In recent months it feels like we’ve turned a corner with the pandemic, as conversations begin to be dominated by discussions of vaccination rollouts and management. Throughout the battle against COVID-19, tech has had an important role to play, from contact tracing to vaccine development. Now it seems that tech also has a part to play in what is now being called “vaccination passports”.
We’ve already seen countries such as Australia, Denmark and Sweden seeking to roll out digital vaccination passports on a national scale. Their broad aim is to offer digital and easily portable proof of who has and who hasn’t received the COVID-19 vaccine.
In turn, it is hoped that these digital records will allow international travel to be restored and made as safe and pain-free as possible.
In theory, this is a good idea and something Singapore is flirting with, as shown by Singapore Airlines trialling, what they term ‘digital health passports’. However, if these digital schemes are to be successful, they need to both win the trust of their users and be interoperable to ensure widespread acceptance.
The outcry over TraceTogether provided a lesson on the importance of transparency when talking to people about how their data is going to be used. For example, our recent research suggests that Singaporeans are not averse to providing access to their data, so long as they are told upfront what it will be used for.
Singapore is by no means a laggard when it comes to data privacy and security. For example, the government recently introduced new laws to put people's personal data back in their hands. Laws like this provide an important framework for proposals like digital vaccination passports.
These laws also put Singapore ahead of markets like Europe with its GDPR initiative.
When looking to roll out a nationwide programme that will require access to and storage of personal data, the Singaporean Government will need to work hard to not only build trust among citizens, but also maintain it. This will involve proving to its citizens that it can be trusted to properly manage a range of private data and information.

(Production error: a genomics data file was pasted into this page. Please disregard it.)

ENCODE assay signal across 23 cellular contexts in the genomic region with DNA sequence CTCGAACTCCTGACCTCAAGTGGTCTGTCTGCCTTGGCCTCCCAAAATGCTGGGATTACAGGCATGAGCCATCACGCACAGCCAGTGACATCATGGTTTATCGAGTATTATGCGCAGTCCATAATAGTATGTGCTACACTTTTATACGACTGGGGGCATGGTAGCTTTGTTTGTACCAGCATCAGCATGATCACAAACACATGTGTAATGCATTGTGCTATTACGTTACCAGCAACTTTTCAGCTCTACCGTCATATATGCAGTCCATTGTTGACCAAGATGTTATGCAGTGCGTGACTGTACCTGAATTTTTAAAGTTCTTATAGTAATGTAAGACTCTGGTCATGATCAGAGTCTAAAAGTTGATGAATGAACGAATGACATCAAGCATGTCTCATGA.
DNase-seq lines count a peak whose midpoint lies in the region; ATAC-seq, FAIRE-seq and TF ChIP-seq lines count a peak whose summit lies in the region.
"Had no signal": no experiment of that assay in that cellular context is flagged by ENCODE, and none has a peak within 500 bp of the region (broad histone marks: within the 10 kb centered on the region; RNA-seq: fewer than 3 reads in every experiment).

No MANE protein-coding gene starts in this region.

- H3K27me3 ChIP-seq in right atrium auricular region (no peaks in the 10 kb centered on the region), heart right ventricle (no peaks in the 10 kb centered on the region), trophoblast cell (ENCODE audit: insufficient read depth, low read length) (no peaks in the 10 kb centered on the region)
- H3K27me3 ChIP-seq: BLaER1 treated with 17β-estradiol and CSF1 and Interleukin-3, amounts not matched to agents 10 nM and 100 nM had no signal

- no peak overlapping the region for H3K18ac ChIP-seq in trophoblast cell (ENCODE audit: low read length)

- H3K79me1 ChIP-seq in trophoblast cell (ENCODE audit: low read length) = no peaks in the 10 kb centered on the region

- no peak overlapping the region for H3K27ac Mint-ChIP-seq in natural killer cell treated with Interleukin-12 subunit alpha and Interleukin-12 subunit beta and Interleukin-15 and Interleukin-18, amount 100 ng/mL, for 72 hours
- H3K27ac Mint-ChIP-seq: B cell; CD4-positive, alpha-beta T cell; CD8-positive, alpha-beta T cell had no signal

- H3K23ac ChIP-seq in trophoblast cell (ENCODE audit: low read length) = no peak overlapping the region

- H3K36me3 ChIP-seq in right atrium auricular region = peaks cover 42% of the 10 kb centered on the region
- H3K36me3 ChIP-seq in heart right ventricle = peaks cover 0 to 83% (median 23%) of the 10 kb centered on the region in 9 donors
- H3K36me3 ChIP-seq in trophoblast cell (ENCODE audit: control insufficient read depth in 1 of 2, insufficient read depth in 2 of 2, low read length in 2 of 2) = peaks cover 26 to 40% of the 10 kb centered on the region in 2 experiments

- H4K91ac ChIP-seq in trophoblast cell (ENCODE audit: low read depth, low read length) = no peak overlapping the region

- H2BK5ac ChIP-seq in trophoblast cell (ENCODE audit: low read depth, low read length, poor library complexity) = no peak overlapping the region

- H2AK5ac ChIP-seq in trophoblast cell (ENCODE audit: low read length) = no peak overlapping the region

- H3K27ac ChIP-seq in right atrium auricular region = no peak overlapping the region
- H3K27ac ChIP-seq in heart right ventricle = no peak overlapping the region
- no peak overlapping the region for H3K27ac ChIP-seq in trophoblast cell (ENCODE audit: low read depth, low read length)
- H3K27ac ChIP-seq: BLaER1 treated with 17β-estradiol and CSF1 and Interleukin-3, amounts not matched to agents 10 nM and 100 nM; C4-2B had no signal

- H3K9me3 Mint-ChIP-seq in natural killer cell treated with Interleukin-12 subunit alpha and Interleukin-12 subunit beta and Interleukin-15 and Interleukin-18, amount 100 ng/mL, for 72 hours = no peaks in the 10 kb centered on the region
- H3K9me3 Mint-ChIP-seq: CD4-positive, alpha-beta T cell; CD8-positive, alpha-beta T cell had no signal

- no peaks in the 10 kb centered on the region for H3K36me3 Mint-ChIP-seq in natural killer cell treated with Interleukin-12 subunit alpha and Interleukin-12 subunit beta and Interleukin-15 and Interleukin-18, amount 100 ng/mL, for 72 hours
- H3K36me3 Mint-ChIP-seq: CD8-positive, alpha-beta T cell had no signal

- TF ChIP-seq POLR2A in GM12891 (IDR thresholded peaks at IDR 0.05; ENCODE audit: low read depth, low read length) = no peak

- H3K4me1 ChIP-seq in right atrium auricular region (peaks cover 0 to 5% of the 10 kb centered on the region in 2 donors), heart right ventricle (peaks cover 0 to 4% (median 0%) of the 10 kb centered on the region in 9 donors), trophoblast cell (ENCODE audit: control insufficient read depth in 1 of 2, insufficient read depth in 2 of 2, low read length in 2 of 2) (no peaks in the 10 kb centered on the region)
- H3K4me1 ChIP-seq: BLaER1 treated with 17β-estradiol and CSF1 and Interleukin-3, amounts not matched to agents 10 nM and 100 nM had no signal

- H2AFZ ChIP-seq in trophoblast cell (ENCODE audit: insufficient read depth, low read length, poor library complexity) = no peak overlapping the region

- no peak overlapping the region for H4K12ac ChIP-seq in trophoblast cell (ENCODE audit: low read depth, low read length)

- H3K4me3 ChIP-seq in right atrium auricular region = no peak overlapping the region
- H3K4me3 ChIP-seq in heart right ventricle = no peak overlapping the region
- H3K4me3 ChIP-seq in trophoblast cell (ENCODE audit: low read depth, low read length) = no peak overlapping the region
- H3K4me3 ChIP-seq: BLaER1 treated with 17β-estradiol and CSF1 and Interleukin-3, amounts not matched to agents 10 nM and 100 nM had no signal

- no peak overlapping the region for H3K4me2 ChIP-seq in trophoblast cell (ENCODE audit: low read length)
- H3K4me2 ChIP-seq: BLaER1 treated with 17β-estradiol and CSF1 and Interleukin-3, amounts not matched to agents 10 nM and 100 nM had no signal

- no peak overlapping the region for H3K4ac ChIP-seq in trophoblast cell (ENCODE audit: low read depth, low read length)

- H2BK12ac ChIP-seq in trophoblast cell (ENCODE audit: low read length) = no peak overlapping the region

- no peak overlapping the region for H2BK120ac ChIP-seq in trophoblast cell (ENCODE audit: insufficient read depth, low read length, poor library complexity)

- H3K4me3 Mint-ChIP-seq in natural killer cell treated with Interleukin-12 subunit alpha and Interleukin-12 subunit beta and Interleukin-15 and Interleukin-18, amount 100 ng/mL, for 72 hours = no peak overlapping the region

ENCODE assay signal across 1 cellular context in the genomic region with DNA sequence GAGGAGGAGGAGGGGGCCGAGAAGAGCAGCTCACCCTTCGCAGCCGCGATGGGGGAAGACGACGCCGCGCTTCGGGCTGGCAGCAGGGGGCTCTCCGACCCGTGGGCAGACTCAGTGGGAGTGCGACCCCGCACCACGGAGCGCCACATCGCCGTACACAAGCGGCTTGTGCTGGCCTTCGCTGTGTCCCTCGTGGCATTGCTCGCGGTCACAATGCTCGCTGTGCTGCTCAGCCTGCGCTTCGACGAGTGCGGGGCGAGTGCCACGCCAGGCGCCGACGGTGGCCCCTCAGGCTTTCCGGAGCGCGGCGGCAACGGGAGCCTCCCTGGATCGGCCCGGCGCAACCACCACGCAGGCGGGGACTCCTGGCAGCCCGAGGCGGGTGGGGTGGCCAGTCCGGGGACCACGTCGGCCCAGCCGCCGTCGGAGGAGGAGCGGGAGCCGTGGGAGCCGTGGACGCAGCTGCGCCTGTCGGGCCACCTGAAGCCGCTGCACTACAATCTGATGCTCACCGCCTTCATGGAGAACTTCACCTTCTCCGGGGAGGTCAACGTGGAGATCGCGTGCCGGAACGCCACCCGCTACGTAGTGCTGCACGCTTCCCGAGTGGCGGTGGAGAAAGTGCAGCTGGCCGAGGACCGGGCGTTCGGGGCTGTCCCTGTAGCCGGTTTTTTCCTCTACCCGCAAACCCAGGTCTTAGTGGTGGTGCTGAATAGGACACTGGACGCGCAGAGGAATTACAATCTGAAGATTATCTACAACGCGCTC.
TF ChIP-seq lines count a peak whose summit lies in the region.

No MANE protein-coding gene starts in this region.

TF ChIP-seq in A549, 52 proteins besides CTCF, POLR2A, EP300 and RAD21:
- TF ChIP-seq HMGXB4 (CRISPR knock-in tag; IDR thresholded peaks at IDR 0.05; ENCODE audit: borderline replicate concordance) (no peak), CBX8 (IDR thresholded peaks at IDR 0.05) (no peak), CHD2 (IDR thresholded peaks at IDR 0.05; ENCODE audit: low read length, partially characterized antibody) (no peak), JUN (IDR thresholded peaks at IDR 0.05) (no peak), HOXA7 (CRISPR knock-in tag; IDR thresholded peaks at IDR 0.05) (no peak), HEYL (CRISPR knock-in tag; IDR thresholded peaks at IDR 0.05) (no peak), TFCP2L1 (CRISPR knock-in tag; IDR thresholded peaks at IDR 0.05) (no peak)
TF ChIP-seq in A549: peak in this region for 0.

In achieving this, the Government will need to promote transparency and empower users to control who they consent to share their information with and provide mechanisms to revoke this consent if and when they choose to do so.
Despite hiccups around the Trace Together programme, the Singapore government has been a pioneer in managing the privacy and consent of citizens when it comes to data, as seen with myinfo under the NDI initiative.
This leadership has led to significant uptake in Singapore by 200+ organisations across multiple sectors, with nearby countries such as Thailand moving to adopt a similar model.
Alongside privacy, authenticating the credentials in these passports will be crucial. Blockchain-based verification presents one means of achieving this, and when utilised in conjunction with biometric verification, it will ensure authenticity is prioritised for the credentials of each digital passport.
Lastly, another important consideration for these types of passports is ensuring they are accessible to the widest portion of the population as possible.
By prioritising aspects of this experience like clear, easy-to-use logins, a user experience that doesn’t bombard these users with too much information at once, and simple layouts showing all relevant information, these services will be in a stronger position to keep as many citizens as possible engaged with the service.
COVID-19 has proven to be one of the biggest healthcare and logistical challenges of the past sixty years. Therefore, regardless of the end solution that is rolled out, it must be handled correctly and diligently with the utmost transparency and integrity.
The devastating impacts of even small COVID-19 outbreaks mean that the credentials offered by vaccine passports need to offer maximum accuracy and leave little scope for forgeries, all the while providing simple access to those who require it. A complex task, but a very worthwhile one that is far from impossible.